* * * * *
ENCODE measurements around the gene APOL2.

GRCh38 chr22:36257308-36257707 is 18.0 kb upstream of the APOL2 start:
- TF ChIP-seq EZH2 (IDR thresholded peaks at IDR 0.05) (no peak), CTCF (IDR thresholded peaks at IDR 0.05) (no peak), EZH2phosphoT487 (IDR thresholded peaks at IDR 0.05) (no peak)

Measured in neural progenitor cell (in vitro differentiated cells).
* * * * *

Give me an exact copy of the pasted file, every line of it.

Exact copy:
ENCODE measurements around the gene APOL2.

GRCh38 chr22:36257308-36257707 is 18.0 kb upstream of the APOL2 start:
- TF ChIP-seq EZH2 (IDR thresholded peaks at IDR 0.05) (no peak), CTCF (IDR thresholded peaks at IDR 0.05) (no peak), EZH2phosphoT487 (IDR thresholded peaks at IDR 0.05) (no peak)

Measured in neural progenitor cell (in vitro differentiated cells).